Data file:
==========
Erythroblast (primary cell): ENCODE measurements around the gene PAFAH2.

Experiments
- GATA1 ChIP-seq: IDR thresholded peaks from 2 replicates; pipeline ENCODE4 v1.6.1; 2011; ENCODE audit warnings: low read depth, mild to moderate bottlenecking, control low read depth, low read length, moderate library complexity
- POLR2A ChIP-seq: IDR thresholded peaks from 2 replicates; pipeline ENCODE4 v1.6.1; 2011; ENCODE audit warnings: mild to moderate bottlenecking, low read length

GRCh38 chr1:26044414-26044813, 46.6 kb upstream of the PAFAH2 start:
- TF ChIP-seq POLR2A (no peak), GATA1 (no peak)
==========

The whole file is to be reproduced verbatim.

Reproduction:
Erythroblast (primary cell): ENCODE measurements around the gene PAFAH2.

Experiments
- GATA1 ChIP-seq: IDR thresholded peaks from 2 replicates; pipeline ENCODE4 v1.6.1; 2011; ENCODE audit warnings: low read depth, mild to moderate bottlenecking, control low read depth, low read length, moderate library complexity
- POLR2A ChIP-seq: IDR thresholded peaks from 2 replicates; pipeline ENCODE4 v1.6.1; 2011; ENCODE audit warnings: mild to moderate bottlenecking, low read length

GRCh38 chr1:26044414-26044813, 46.6 kb upstream of the PAFAH2 start:
- TF ChIP-seq POLR2A (no peak), GATA1 (no peak)